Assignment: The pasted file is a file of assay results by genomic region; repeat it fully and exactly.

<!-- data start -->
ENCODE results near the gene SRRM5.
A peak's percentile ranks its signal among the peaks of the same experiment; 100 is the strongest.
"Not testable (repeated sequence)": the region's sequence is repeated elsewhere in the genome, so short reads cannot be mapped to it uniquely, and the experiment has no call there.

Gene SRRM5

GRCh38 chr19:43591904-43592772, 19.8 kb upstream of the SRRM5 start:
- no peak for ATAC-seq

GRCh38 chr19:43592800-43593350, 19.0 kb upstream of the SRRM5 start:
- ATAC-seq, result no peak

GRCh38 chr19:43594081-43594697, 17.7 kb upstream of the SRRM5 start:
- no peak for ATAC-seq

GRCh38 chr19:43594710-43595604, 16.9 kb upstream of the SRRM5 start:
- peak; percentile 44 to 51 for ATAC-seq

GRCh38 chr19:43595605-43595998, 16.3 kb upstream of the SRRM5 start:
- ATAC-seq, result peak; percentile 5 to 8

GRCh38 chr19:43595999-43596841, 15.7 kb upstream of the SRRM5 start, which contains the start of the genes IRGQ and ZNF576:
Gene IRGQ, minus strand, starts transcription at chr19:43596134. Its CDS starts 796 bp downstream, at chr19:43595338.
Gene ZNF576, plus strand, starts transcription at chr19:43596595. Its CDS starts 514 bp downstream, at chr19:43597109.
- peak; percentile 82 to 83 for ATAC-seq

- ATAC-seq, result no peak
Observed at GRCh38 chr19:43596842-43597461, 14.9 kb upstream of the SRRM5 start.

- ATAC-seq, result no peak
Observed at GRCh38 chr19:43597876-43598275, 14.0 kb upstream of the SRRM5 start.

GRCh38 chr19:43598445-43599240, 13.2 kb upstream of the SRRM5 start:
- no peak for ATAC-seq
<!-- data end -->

ENCODE results near the gene SRRM5.
A peak's percentile ranks its signal among the peaks of the same experiment; 100 is the strongest.
"Not testable (repeated sequence)": the region's sequence is repeated elsewhere in the genome, so short reads cannot be mapped to it uniquely, and the experiment has no call there.

Gene SRRM5

GRCh38 chr19:43591904-43592772, 19.8 kb upstream of the SRRM5 start:
- no peak for ATAC-seq

GRCh38 chr19:43592800-43593350, 19.0 kb upstream of the SRRM5 start:
- ATAC-seq, result no peak

GRCh38 chr19:43594081-43594697, 17.7 kb upstream of the SRRM5 start:
- no peak for ATAC-seq

GRCh38 chr19:43594710-43595604, 16.9 kb upstream of the SRRM5 start:
- peak; percentile 44 to 51 for ATAC-seq

GRCh38 chr19:43595605-43595998, 16.3 kb upstream of the SRRM5 start:
- ATAC-seq, result peak; percentile 5 to 8

GRCh38 chr19:43595999-43596841, 15.7 kb upstream of the SRRM5 start, which contains the start of the genes IRGQ and ZNF576:
Gene IRGQ, minus strand, starts transcription at chr19:43596134. Its CDS starts 796 bp downstream, at chr19:43595338.
Gene ZNF576, plus strand, starts transcription at chr19:43596595. Its CDS starts 514 bp downstream, at chr19:43597109.
- peak; percentile 82 to 83 for ATAC-seq

- ATAC-seq, result no peak
Observed at GRCh38 chr19:43596842-43597461, 14.9 kb upstream of the SRRM5 start.

- ATAC-seq, result no peak
Observed at GRCh38 chr19:43597876-43598275, 14.0 kb upstream of the SRRM5 start.

GRCh38 chr19:43598445-43599240, 13.2 kb upstream of the SRRM5 start:
- no peak for ATAC-seq